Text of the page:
material capitalhuman capital
quantityquality
growthqualitative distinctions
market priorityincommensurability
meansends
derived economicsnatural economics

 

Large countries, cities, and business entities have traditionally been viewed as the most viable -- but not in terms of need. A duality exists naturally, so that the virtues of freedom and autonomy are preserved by size. But after a certain point, size does not improve viability or freedom. "We suffer from an almost universal idolatry of gigantism," concludes Schumacher.

Size makes uneven distribution of natural resources. Cycles of growth and stagnation are human-made lurchings of size and excess. Mobility makes for vulnerability, while simplicity provides a natural ordering of priorities, a natural rationale for the need for governmental or institutional growth. Viability should refer to people not to organizations or institutions. (Witness the modern inversion of this principle, where corporations have identities for the purpose of  rights that override the rights of individuals, an extension of stateism.) The flexibility of response and the usefulness of institutions to people is directly related to size.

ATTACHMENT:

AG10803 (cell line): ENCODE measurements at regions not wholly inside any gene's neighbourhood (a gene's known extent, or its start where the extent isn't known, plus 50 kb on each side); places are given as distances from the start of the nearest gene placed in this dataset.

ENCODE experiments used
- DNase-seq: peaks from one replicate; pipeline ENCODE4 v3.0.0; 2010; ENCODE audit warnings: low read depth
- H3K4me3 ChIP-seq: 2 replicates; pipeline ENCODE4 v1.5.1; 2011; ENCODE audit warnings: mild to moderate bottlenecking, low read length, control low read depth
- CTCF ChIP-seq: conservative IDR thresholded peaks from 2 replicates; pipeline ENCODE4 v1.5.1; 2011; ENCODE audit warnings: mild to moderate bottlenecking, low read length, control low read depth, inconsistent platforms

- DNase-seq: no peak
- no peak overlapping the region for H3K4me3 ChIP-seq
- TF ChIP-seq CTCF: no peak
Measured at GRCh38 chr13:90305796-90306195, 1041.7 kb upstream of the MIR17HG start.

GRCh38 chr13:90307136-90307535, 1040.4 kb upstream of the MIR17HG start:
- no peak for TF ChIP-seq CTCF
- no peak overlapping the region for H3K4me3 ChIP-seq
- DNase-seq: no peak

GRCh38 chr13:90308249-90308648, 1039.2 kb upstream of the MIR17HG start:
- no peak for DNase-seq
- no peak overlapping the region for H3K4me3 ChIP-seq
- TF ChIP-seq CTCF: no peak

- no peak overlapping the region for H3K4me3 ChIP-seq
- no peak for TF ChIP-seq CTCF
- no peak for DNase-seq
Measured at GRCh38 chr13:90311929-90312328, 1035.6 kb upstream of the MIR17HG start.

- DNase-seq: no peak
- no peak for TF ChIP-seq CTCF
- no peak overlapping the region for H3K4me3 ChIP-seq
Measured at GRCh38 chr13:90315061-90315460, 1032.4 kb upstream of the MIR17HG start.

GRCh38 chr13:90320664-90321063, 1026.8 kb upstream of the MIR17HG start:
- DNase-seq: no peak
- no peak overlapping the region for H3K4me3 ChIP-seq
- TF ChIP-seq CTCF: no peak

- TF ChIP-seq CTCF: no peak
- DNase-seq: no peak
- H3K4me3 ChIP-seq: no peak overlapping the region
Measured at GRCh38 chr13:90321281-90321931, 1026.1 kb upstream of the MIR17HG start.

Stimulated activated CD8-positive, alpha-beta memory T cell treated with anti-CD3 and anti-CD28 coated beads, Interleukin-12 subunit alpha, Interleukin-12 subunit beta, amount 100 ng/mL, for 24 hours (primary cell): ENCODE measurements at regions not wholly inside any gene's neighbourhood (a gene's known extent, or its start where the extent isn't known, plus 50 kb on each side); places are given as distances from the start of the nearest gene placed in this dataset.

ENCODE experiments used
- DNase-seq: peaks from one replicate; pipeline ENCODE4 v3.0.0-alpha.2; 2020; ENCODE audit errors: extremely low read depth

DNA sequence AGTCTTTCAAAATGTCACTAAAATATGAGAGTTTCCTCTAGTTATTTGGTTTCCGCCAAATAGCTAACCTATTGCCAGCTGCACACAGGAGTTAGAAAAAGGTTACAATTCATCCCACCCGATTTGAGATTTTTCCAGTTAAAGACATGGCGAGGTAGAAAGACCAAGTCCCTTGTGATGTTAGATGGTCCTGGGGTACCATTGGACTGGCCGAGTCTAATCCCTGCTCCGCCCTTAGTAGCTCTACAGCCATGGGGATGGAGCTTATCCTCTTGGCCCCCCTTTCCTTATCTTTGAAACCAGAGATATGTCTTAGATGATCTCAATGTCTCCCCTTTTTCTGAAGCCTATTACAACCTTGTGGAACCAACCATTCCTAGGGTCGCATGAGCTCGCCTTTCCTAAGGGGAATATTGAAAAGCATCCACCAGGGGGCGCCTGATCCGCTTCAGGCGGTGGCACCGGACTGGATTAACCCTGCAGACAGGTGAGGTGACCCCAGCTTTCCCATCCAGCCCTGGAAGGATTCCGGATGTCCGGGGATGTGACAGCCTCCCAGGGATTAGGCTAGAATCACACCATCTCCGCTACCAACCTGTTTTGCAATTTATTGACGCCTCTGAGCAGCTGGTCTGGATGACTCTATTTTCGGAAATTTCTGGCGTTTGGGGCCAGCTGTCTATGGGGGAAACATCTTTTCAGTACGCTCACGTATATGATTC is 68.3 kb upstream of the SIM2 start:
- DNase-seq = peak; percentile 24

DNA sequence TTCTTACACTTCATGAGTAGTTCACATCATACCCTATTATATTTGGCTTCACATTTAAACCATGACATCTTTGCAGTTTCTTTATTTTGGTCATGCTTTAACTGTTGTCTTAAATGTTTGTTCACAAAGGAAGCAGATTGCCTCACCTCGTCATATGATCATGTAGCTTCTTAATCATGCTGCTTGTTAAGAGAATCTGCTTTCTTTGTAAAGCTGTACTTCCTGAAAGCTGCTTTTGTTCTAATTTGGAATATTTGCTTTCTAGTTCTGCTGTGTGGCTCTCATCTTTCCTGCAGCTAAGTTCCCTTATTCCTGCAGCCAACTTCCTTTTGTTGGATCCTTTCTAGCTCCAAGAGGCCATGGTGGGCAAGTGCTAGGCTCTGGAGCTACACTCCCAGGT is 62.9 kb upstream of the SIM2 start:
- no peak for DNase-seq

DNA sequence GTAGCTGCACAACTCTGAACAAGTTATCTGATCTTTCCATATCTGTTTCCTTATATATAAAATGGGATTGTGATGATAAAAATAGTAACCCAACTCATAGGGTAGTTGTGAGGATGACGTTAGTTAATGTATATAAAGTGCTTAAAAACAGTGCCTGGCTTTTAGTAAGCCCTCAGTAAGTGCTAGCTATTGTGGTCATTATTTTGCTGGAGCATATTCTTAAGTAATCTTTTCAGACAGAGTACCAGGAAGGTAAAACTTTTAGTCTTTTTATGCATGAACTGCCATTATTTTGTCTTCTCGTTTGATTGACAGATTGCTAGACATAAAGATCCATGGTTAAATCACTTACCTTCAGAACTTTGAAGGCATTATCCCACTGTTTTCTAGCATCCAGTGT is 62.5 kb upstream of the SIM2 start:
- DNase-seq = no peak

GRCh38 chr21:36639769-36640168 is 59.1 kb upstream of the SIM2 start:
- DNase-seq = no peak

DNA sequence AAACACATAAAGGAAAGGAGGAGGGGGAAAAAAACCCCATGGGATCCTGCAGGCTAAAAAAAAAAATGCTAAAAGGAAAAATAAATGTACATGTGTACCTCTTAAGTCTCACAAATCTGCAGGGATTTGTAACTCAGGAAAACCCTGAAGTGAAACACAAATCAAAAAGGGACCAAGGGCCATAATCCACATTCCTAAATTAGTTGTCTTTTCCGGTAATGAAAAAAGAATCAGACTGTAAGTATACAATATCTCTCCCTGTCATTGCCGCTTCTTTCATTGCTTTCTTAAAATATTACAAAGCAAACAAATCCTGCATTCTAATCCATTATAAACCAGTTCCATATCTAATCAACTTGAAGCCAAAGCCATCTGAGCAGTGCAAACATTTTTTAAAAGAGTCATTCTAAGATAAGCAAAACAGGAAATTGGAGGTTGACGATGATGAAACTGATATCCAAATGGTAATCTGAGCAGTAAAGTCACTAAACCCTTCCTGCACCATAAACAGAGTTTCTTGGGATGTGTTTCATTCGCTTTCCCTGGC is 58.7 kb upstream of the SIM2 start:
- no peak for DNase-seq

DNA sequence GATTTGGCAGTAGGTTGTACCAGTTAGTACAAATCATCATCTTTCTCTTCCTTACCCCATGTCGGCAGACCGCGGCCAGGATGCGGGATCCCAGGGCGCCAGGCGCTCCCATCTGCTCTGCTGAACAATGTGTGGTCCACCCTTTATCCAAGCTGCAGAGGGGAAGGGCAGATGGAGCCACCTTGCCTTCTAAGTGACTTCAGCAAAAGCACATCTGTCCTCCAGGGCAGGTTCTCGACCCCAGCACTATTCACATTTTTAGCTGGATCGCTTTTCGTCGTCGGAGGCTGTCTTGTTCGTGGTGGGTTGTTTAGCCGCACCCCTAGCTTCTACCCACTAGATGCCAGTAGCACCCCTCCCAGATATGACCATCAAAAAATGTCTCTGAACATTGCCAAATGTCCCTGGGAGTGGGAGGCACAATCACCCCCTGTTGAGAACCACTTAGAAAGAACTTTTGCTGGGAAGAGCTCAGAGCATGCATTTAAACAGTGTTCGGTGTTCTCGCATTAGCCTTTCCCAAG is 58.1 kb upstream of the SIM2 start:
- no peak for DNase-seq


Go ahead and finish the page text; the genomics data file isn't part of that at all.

Schumacher notes the most important venues where size is especially relevant: education, land use, and technology.  By education he means a systemic study of our context and culture, our values and priorities. Education and research need to address "the true problems of living," reconciling opposites and divergent problems. By land use, Schumacher was prophetically calling for a wise stewardship and harmonious sustainability in the light of the then-new science of ecology.